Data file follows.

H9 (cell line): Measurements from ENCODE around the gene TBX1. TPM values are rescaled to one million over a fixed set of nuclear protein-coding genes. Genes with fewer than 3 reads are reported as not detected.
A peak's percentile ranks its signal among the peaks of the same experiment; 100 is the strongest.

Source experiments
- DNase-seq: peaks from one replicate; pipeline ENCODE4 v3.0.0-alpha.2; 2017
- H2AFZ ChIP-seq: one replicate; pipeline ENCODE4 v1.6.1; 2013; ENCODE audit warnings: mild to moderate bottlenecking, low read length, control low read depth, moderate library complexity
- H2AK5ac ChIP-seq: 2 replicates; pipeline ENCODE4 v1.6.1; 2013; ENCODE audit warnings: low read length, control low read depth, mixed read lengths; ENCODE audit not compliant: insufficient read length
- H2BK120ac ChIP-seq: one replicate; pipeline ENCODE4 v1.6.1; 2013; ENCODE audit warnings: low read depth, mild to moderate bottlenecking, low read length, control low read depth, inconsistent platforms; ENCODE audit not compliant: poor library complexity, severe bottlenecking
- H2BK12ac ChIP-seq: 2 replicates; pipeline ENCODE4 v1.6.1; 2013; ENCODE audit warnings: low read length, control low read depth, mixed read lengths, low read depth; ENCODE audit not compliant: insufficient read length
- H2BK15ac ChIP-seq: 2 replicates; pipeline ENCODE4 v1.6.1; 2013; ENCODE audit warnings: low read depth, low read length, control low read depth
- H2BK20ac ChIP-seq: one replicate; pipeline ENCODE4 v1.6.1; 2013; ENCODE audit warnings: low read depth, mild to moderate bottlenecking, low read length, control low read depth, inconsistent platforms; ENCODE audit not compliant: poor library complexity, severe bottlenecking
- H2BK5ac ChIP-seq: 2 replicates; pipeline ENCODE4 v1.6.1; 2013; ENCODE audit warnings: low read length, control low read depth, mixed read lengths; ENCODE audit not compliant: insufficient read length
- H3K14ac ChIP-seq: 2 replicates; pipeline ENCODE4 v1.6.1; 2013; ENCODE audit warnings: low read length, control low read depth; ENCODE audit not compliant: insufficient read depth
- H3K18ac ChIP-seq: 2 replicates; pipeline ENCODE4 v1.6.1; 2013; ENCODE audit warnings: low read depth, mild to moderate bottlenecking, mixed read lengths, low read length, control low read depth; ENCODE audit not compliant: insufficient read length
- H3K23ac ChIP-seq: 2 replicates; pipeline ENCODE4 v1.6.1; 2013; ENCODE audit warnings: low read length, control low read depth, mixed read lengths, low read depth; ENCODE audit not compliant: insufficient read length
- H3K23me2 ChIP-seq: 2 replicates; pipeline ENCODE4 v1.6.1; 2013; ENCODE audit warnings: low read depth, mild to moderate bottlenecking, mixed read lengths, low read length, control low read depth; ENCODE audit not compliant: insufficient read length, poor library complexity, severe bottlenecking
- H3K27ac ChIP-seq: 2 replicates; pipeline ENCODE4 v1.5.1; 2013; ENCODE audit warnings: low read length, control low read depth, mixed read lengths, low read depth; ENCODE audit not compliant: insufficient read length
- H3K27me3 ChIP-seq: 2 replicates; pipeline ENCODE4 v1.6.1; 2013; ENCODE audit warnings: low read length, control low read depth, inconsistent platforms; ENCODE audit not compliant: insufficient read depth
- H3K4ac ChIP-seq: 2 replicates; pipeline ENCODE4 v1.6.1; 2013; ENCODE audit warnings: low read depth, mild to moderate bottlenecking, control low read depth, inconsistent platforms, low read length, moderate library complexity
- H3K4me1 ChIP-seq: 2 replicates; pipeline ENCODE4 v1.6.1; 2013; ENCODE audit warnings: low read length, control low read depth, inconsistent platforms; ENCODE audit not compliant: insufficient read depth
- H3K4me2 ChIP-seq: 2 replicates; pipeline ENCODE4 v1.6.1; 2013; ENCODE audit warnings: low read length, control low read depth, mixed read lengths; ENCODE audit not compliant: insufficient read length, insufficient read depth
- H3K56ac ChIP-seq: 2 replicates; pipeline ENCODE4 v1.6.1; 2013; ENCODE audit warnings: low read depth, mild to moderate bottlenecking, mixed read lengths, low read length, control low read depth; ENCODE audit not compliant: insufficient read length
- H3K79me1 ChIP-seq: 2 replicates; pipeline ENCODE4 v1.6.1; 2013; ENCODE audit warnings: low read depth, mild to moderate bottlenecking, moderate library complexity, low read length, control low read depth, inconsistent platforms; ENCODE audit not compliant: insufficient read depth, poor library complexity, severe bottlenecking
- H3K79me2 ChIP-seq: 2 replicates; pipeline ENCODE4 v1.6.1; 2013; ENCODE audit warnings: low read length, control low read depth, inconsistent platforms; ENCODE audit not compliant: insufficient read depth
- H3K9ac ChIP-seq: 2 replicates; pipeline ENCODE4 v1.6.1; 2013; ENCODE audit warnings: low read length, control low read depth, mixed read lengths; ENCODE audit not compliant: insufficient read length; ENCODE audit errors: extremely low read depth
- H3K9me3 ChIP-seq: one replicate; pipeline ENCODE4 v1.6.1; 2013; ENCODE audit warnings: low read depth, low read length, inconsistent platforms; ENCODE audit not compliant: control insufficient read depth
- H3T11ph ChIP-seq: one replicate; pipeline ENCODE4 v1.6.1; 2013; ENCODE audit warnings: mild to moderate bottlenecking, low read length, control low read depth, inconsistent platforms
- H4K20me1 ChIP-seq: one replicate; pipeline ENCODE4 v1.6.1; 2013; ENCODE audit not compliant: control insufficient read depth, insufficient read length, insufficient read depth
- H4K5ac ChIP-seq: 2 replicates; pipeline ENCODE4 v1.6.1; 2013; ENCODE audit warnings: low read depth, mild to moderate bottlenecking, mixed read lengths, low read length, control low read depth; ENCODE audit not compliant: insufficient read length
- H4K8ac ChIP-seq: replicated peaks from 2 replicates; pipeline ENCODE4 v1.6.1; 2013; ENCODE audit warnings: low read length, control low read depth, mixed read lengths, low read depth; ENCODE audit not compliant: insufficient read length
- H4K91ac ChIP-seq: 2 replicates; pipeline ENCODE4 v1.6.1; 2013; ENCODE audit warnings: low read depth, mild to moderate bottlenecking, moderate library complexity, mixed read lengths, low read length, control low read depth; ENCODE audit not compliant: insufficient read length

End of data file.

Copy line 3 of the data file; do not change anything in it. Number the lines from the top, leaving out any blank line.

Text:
Source experiments